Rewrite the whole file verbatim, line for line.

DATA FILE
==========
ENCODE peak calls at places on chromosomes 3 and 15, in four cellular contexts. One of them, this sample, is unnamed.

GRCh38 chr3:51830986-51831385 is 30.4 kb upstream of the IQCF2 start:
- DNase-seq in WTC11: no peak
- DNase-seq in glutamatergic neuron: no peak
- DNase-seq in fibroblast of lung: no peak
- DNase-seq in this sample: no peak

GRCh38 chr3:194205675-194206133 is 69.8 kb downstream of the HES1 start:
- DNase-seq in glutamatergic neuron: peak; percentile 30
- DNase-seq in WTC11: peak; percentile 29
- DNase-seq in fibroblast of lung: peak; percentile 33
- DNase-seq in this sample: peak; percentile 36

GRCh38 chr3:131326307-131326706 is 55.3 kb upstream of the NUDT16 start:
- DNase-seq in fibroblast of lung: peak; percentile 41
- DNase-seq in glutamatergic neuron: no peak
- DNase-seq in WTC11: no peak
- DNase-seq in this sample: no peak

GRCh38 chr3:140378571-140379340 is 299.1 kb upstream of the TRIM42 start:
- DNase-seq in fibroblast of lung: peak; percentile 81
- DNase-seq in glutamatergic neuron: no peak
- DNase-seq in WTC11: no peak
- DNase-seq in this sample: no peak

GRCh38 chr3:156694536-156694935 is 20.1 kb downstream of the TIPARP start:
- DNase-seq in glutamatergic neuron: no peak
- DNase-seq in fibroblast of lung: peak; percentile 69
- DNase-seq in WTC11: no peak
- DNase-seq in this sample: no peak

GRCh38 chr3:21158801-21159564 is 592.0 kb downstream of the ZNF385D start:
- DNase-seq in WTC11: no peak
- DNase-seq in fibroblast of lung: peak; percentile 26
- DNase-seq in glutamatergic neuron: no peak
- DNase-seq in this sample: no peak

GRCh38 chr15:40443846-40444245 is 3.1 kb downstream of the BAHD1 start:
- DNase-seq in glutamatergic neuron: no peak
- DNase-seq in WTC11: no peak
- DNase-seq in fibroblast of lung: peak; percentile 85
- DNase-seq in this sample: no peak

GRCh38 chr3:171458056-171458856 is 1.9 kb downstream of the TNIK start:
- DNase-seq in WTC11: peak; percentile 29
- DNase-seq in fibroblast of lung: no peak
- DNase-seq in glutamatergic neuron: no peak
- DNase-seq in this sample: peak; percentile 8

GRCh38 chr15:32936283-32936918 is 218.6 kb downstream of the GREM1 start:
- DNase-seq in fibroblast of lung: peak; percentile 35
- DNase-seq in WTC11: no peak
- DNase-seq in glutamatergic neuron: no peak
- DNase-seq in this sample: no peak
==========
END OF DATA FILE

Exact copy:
ENCODE peak calls at places on chromosomes 3 and 15, in four cellular contexts. One of them, this sample, is unnamed.

GRCh38 chr3:51830986-51831385 is 30.4 kb upstream of the IQCF2 start:
- DNase-seq in WTC11: no peak
- DNase-seq in glutamatergic neuron: no peak
- DNase-seq in fibroblast of lung: no peak
- DNase-seq in this sample: no peak

GRCh38 chr3:194205675-194206133 is 69.8 kb downstream of the HES1 start:
- DNase-seq in glutamatergic neuron: peak; percentile 30
- DNase-seq in WTC11: peak; percentile 29
- DNase-seq in fibroblast of lung: peak; percentile 33
- DNase-seq in this sample: peak; percentile 36

GRCh38 chr3:131326307-131326706 is 55.3 kb upstream of the NUDT16 start:
- DNase-seq in fibroblast of lung: peak; percentile 41
- DNase-seq in glutamatergic neuron: no peak
- DNase-seq in WTC11: no peak
- DNase-seq in this sample: no peak

GRCh38 chr3:140378571-140379340 is 299.1 kb upstream of the TRIM42 start:
- DNase-seq in fibroblast of lung: peak; percentile 81
- DNase-seq in glutamatergic neuron: no peak
- DNase-seq in WTC11: no peak
- DNase-seq in this sample: no peak

GRCh38 chr3:156694536-156694935 is 20.1 kb downstream of the TIPARP start:
- DNase-seq in glutamatergic neuron: no peak
- DNase-seq in fibroblast of lung: peak; percentile 69
- DNase-seq in WTC11: no peak
- DNase-seq in this sample: no peak

GRCh38 chr3:21158801-21159564 is 592.0 kb downstream of the ZNF385D start:
- DNase-seq in WTC11: no peak
- DNase-seq in fibroblast of lung: peak; percentile 26
- DNase-seq in glutamatergic neuron: no peak
- DNase-seq in this sample: no peak

GRCh38 chr15:40443846-40444245 is 3.1 kb downstream of the BAHD1 start:
- DNase-seq in glutamatergic neuron: no peak
- DNase-seq in WTC11: no peak
- DNase-seq in fibroblast of lung: peak; percentile 85
- DNase-seq in this sample: no peak

GRCh38 chr3:171458056-171458856 is 1.9 kb downstream of the TNIK start:
- DNase-seq in WTC11: peak; percentile 29
- DNase-seq in fibroblast of lung: no peak
- DNase-seq in glutamatergic neuron: no peak
- DNase-seq in this sample: peak; percentile 8

GRCh38 chr15:32936283-32936918 is 218.6 kb downstream of the GREM1 start:
- DNase-seq in fibroblast of lung: peak; percentile 35
- DNase-seq in WTC11: no peak
- DNase-seq in glutamatergic neuron: no peak
- DNase-seq in this sample: no peak